Griffey fulfills request, Reds rout Philadelphia

Firefighter's widow asks Reds star to hit one for her husband

By Hal McCoy
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Dayton Daily News

PHILADELPHIA | If only it were this easy, if only Junior Griffey could perform upon request, what an easy game baseball could be.

Don't tell Katrina Marino that Griffey can't do something upon command or demand like hit a home run for a fireman missing under the rubble of New York's World Trade Center.

Before Tuesday's game against the first-place Philadelphia Phillies, an 8-1 Cincinnati Reds victory in near-empty Veterans Stadium (14,863), Griffey sat in front of his locker reading an e-mail forwarded to him from the Cincinnati Reds Web site.

It was from Katrina Marino, wife of Kenny Marino, a firefighter for Rescue 1 with the Fire Department of New York, counted among the missing.

"Ken Griffey Jr., was my husband's favorite baseball player," read the e-mail. "If Ken Griffey Jr. could hit an extra home run for Ken, I know he will be looking down with a big grin."

An extra home run?

Well Junior did have 20 others before Tuesday night. Now it is 21.

After beating out an infield hit that helped produce a run in the first inning, Griffey drove a 1-and-0 pitch from Phillies starter David Coggin over the right-field fence in the fourth to give the Reds a 2-0 lead. Griffey then walked and doubled for a three-hit, three-runs-scored and two-runs-batted-in evening.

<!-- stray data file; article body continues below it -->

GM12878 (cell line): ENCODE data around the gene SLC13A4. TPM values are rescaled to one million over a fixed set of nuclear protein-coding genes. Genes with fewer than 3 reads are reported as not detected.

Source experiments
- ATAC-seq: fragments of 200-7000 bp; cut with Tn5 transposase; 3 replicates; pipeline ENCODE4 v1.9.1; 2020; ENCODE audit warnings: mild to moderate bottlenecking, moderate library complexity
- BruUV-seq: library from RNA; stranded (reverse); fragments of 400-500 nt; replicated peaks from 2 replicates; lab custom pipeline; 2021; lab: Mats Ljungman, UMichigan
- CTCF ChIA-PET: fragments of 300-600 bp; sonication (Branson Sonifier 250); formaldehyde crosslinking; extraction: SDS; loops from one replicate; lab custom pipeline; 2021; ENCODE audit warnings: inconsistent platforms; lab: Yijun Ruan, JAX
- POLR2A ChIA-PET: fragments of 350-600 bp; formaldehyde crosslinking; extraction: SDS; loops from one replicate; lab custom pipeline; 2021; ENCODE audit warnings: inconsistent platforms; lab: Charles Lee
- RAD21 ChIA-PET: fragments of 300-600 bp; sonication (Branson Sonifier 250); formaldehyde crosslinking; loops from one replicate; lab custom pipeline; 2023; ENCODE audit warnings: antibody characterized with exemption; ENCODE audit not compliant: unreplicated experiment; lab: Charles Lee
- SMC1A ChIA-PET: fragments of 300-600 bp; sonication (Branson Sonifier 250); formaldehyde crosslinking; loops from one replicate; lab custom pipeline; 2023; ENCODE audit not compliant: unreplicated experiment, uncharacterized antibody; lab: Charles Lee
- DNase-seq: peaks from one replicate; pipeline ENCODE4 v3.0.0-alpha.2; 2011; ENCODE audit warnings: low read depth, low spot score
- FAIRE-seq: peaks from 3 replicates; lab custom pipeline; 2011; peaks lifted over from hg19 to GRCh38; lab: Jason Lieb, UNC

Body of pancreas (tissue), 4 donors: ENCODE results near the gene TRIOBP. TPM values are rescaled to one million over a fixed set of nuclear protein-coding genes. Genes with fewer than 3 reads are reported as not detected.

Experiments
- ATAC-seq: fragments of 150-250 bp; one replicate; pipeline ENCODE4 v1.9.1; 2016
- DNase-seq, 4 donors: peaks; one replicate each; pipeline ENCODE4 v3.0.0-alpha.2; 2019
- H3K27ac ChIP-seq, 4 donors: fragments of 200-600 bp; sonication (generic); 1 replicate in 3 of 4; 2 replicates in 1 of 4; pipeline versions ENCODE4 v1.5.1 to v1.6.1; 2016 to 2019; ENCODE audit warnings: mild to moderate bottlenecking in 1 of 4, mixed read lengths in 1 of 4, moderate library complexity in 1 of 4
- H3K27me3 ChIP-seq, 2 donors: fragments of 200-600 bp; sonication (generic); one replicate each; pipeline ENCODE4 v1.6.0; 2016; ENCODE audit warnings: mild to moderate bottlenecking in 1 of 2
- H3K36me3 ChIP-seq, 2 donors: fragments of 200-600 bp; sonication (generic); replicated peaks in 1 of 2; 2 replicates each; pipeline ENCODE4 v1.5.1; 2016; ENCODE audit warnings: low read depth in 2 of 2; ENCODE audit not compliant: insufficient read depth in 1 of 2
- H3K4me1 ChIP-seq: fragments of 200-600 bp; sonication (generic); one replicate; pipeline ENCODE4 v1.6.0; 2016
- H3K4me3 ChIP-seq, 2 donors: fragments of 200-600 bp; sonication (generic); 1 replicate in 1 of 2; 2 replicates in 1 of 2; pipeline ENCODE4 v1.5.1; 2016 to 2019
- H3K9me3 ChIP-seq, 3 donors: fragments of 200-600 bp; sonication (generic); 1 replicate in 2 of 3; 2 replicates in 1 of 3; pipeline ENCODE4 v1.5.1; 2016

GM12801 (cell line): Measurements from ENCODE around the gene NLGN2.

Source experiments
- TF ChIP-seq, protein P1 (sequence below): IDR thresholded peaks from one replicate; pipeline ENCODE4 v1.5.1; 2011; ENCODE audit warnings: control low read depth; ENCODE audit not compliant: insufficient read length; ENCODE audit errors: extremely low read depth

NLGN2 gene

"I'm glad I could do it," Griffey said softly after the game. "So many people lost their lives in that disaster and lives have been changed, so to be able to do something for somebody else and for somebody who said I was his favorite player is special. But, no matter what I did doesn't amount to anything. This guy lost his life to save others and it means a lot that somebody took the time to send an e-mail to tell me to hit a home run . . . and I did it. I'm glad I was able to make her smile."

Griffey hopes to make arrangements to meet Katrina Marino when the Reds play in New York next season, and he plans to send her an autographed bat right away.

"For him to choose me meant he respects me for what I've done," Griffey said. "He could pick anybody. Just so happens, it was me. This guy lost his life, and his wife two weeks later says, 'Hey, hit a home run,' and I end up doing it."

Joey Hamilton, making his second start for the Reds, held the Phillies to no runs and two hits for five innings. He's 3-0 this season against National League teams, having beat the Atlanta Braves and the Phillies while pitching for the Toronto Blue Jays.

Reds manager Bob Boone caught 10 years for the Phillies and said before Tuesday's game, "I've been a Phillie all my life and I became a Phillies fan when I left. Then I found myself pulling for them to beat the big, bad Braves this year, but the real satisfaction even more would be to be the team to beat them. It's like playing golf against your kids. You want them to be good, but you still want to beat their brains out."

Counting Tuesday night, six of the Phillies final 12 games are against the Reds.

"The Phillies keep saying the schedule favors them because they play us," Boone added. "We want to play good. We're out of it, but we want to put our 'A' game on the field so we can affect the standings. It gives games more meaning to us."

Boone interviewed for the Phillies job last winter, losing out to Larry Bowa.

"I voted for him for manager of the year, as much as that pains me," said Boone.


 Contact Hal McCoy via e-mail at

[From the Dayton Daily News: 09.26.2001] 

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